5. Cut the chicken into bite-sized pieces; transfer it to the sauce. Bring the sauce to a simmer over medium heat and cook, stirring frequently, until the chicken is just cooked through, about 10 minutes. Serve immediately with rice or naan, topping with the remaining cilantro.

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butternut squash soup with spiced creme fraiche

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I made this pumpkin mushroom soup a couple days ago using butternut squash instead of pumpkin, and it occurred to me that what was a pumpkin phase four years ago is now a butternut squash phase. I’ve been buying about two a week, and I’ve made all sorts of good stuff, like ravioli, chili, and lentil goat cheese salad. I was going to make squash kale pizza tonight, but some friends are getting together for dinner instead. I’m contributing butternut squash and green chile gratin. I thought about bringing this salad, but I already had it on the menu for next week anyway, so I know I’ll get to eat it soon.

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Butternut squash soup has kind of been on my radar to make, but I tried a recipe a few years ago that was good but nothing special, so I hadn’t gone back to the idea since. I ended up making this for a Saturday night dinner that I wanted to be as fall-y as possible. It was the perfect idea for a first course before roast chicken with potatoes and pan-roasted Brussels sprouts and carrots. Even better, a friend of mine was hosting a fall-themed dinner later that week and didn’t have time to test out a soup recipe, so I was able to help her out.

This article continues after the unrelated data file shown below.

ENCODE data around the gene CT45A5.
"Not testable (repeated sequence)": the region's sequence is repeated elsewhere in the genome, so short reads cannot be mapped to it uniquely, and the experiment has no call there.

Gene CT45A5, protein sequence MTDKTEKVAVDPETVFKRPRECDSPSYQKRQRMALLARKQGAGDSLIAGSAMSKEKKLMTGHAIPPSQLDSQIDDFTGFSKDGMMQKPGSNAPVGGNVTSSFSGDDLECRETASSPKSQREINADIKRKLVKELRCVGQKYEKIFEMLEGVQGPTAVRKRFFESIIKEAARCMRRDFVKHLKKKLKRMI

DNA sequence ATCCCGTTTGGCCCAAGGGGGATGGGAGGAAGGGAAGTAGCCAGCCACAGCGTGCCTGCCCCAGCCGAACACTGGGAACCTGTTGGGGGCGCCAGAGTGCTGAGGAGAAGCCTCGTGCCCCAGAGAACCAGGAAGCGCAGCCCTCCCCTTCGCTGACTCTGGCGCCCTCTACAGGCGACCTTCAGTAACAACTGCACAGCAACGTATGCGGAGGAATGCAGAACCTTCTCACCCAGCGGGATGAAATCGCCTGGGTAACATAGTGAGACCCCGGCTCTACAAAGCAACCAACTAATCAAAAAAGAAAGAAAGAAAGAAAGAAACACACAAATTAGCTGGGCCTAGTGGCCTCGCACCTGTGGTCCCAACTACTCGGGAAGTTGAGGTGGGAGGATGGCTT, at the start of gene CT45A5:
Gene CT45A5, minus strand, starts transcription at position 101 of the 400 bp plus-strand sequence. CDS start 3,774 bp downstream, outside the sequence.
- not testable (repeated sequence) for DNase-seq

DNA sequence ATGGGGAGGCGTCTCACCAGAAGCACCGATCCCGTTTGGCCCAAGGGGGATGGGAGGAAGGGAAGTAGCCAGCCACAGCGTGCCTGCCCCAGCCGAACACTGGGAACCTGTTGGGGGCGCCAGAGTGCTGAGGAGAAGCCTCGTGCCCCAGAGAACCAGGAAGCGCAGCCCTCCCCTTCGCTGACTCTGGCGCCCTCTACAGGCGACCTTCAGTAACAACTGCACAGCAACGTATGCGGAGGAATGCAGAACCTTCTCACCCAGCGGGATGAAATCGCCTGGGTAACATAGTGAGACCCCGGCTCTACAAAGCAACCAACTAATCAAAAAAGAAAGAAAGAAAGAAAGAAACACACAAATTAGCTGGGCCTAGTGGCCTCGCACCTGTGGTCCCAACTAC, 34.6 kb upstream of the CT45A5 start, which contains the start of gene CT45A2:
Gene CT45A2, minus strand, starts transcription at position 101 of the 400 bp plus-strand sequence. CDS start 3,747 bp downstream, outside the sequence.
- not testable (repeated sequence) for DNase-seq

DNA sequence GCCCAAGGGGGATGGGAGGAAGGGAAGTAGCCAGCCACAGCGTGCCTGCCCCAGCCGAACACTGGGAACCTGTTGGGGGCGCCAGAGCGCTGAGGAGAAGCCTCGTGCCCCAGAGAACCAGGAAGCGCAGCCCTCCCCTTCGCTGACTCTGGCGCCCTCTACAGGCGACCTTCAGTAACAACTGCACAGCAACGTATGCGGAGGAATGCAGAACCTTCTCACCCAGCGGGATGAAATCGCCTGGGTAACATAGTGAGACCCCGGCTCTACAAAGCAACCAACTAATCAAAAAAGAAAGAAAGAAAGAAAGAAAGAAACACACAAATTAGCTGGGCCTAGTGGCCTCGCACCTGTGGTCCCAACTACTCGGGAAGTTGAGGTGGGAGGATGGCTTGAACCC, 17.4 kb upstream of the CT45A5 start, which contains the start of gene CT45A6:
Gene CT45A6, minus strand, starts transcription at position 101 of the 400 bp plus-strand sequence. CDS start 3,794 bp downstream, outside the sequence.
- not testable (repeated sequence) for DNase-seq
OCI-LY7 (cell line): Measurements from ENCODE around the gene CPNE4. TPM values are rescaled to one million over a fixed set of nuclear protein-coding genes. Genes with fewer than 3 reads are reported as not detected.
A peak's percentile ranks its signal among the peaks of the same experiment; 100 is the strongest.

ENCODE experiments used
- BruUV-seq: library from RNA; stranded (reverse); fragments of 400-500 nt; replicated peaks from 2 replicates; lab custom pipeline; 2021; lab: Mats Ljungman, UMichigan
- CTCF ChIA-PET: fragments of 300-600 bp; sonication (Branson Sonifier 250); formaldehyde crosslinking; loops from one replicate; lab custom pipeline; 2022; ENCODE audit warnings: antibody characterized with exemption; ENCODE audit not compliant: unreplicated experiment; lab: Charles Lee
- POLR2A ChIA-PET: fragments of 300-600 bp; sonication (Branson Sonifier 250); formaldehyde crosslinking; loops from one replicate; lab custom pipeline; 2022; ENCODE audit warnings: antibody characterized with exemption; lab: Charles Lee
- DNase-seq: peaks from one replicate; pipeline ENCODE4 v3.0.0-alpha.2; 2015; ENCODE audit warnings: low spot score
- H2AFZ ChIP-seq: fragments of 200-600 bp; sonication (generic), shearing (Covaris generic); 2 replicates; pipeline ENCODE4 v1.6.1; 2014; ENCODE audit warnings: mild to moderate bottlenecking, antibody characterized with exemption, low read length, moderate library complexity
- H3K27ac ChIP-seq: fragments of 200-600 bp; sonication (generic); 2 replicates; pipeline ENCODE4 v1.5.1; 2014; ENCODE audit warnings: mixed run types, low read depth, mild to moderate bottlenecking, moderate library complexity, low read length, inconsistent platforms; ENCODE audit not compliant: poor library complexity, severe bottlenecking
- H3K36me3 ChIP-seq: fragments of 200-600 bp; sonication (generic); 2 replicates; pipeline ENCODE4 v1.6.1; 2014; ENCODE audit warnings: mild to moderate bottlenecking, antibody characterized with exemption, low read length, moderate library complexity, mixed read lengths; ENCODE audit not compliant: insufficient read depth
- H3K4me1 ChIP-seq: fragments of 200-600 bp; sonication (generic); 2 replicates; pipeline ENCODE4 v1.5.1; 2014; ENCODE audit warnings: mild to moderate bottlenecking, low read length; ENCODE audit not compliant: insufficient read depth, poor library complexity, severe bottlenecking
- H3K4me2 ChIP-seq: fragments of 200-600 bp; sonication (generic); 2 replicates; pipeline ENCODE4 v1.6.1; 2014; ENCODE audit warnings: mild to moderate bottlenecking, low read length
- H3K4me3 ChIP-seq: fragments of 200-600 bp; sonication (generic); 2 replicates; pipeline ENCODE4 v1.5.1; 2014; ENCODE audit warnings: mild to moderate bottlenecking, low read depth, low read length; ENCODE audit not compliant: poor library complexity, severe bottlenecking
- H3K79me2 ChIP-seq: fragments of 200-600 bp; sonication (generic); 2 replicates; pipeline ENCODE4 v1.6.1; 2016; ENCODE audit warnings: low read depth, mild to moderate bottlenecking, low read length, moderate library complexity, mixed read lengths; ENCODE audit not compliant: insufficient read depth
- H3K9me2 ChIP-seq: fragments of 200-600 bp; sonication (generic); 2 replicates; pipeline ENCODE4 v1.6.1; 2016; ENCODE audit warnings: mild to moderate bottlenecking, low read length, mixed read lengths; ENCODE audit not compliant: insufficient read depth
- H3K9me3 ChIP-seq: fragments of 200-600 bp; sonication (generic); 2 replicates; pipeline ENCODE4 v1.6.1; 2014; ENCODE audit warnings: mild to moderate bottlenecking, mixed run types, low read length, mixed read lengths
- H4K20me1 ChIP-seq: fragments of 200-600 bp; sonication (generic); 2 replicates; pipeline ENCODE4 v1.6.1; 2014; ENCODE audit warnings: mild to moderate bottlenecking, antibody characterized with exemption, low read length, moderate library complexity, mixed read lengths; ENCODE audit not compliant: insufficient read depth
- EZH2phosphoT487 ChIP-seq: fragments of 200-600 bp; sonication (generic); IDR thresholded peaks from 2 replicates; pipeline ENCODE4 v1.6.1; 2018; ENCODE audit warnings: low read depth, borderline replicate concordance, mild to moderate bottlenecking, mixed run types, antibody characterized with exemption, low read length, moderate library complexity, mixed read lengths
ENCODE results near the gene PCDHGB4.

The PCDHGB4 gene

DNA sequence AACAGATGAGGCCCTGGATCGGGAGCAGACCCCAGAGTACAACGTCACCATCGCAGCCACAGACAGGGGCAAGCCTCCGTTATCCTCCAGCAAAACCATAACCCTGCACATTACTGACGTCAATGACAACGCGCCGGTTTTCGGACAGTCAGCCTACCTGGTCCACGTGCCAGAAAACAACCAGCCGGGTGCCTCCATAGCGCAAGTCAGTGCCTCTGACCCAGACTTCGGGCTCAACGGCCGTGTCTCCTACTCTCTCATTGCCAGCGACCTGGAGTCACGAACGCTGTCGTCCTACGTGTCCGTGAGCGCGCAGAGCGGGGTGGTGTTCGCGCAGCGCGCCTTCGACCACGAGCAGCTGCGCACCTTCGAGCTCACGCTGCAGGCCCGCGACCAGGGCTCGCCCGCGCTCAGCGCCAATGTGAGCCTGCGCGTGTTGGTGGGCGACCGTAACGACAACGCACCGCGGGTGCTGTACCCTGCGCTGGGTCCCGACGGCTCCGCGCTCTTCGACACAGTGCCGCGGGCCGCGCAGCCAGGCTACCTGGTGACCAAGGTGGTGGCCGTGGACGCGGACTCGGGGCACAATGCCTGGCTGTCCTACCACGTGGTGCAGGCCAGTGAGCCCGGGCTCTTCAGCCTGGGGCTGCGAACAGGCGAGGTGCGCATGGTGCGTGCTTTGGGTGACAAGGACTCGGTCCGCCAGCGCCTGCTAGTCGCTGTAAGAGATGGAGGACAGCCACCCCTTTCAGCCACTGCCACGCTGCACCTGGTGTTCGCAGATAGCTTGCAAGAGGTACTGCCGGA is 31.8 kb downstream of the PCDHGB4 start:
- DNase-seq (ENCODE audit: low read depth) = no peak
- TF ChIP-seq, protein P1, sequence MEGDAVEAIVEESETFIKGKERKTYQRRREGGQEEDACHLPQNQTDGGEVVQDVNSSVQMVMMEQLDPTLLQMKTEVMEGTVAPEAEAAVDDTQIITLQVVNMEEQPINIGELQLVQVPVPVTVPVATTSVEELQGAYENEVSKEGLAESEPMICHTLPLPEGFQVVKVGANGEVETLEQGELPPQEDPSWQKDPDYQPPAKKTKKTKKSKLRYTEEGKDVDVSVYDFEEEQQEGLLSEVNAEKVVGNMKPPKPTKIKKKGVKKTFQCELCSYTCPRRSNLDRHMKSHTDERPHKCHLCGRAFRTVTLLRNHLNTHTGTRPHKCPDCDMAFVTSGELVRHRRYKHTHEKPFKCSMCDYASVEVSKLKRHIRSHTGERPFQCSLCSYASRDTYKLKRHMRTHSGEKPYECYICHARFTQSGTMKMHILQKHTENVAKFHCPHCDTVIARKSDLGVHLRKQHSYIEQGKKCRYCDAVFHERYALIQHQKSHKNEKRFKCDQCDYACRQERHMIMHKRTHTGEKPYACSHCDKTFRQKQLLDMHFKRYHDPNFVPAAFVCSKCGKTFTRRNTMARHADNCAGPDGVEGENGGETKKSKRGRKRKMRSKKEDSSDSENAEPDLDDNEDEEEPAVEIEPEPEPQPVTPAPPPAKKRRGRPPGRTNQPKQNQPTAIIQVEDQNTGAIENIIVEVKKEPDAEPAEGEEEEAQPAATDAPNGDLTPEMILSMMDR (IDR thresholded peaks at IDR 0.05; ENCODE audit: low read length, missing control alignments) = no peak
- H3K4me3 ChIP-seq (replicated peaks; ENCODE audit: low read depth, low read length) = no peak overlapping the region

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I loved the soup, Dave loved the soup, my friend loved the soup, and then later that week, the rest of our group of friends said they loved the soup, several asking for the recipe. It’s kind of a subtle set of flavors, with nothing jumping out individually, but everything works well together. The star anise is interesting; if you think about it when you’re eating, it’s evident, but it and the cinnamon and nutmeg are balanced by the savory bay and thyme. The tart garnish (I made crème fraiche for the party but used Greek yogurt at home) was a nice complement since the soup is on the sweet side. I’m so glad I have a great butternut squash soup recipe after all these years – and it makes perfect sense that I would find it in the middle of a butternut squash phase.

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Butternut Squash Soup with Spiced Creme Fraiche (slightly adapted from Allison Vines-Rushing and Slade Rushing’s Southern Comfort via epicurious)

The original recipe calls for the big spices to be tied up in a cheesecloth bundle before being added to the soup. I’m sure they’re easier to remove before blending this way, but fishing out a few spices from a pot of soup seemed easier to me than digging out the cheesecloth from the pantry.

1 large butternut squash, peeled, seeded, and cubed
1 tablespoon olive oil
Salt and pepper
2 tablespoons unsalted butter
4 large shallots, sliced
8 garlic cloves, peeled and smashed
½ teaspoon ground white pepper
1 bay leaf